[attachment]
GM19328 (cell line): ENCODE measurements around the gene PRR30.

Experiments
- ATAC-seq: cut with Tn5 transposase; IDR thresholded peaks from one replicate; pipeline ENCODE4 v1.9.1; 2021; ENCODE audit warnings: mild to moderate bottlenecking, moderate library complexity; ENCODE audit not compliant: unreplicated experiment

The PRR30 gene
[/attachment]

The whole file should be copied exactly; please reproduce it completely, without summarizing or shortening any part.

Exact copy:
GM19328 (cell line): ENCODE measurements around the gene PRR30.

Experiments
- ATAC-seq: cut with Tn5 transposase; IDR thresholded peaks from one replicate; pipeline ENCODE4 v1.9.1; 2021; ENCODE audit warnings: mild to moderate bottlenecking, moderate library complexity; ENCODE audit not compliant: unreplicated experiment

The PRR30 gene